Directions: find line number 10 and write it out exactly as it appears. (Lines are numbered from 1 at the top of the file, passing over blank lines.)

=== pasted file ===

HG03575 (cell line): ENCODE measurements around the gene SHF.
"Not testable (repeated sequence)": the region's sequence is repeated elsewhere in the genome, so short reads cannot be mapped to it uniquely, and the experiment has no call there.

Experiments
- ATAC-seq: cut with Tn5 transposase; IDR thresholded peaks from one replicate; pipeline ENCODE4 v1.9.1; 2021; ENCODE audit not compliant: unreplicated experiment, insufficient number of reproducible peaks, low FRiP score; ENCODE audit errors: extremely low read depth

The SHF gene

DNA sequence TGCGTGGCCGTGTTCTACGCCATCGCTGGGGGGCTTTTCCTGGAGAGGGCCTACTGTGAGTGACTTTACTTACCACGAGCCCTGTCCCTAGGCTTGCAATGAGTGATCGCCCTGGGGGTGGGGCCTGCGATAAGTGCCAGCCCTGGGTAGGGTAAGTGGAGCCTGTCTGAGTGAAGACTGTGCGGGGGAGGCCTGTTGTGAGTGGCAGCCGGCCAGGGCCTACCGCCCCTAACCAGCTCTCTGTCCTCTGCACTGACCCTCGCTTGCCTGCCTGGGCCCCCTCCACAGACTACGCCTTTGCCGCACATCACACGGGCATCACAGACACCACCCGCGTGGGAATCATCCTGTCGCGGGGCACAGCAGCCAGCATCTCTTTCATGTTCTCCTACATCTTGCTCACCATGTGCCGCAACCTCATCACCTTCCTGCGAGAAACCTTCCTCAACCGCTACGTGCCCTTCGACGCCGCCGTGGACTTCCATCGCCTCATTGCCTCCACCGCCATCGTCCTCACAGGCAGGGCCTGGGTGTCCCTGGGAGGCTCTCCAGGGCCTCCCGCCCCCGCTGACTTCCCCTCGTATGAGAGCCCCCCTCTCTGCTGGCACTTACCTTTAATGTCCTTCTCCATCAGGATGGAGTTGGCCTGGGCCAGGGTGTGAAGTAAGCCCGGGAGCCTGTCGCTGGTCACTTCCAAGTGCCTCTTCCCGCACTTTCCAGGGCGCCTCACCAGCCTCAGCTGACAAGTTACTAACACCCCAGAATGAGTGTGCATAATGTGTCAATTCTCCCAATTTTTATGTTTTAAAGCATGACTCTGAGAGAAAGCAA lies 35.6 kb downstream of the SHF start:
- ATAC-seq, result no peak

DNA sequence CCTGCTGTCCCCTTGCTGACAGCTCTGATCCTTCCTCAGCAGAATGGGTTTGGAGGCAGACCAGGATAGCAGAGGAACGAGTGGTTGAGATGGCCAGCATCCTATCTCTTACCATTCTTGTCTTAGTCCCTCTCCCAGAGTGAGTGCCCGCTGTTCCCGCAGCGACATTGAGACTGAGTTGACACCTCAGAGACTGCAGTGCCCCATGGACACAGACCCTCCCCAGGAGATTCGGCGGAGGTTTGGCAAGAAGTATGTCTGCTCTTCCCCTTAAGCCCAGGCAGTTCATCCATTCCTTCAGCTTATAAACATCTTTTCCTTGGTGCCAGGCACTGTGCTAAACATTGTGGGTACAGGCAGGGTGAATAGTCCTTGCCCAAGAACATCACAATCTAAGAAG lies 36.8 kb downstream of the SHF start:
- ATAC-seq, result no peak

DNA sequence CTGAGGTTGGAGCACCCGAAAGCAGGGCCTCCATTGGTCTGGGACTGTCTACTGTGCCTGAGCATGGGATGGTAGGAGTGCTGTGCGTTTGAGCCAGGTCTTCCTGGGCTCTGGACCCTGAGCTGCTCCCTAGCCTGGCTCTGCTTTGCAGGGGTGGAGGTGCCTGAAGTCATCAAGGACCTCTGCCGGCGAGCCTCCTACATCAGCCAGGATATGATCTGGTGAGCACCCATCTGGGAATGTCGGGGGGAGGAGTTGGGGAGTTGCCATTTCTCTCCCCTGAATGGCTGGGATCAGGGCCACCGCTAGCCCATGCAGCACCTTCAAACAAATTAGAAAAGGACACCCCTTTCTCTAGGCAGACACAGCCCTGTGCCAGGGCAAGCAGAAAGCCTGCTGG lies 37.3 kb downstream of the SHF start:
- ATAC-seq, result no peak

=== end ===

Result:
DNA sequence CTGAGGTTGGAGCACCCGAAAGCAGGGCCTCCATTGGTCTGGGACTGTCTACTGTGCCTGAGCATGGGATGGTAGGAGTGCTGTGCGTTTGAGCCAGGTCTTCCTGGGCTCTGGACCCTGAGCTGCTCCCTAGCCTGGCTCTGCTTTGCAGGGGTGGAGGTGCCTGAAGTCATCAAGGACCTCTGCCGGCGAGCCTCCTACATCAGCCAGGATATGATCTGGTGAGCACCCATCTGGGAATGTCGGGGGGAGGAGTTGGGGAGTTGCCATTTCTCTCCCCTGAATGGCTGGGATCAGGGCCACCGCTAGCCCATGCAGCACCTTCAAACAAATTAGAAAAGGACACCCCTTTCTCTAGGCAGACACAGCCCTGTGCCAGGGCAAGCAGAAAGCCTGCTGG lies 37.3 kb downstream of the SHF start: